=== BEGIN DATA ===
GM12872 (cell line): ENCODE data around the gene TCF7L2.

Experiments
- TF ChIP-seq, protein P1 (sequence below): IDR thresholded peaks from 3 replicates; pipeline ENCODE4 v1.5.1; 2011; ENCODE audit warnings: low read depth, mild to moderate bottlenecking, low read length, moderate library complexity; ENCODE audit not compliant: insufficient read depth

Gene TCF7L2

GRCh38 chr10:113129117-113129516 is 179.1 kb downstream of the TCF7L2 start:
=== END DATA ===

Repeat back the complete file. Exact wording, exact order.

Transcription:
GM12872 (cell line): ENCODE data around the gene TCF7L2.

Experiments
- TF ChIP-seq, protein P1 (sequence below): IDR thresholded peaks from 3 replicates; pipeline ENCODE4 v1.5.1; 2011; ENCODE audit warnings: low read depth, mild to moderate bottlenecking, low read length, moderate library complexity; ENCODE audit not compliant: insufficient read depth

Gene TCF7L2

GRCh38 chr10:113129117-113129516 is 179.1 kb downstream of the TCF7L2 start: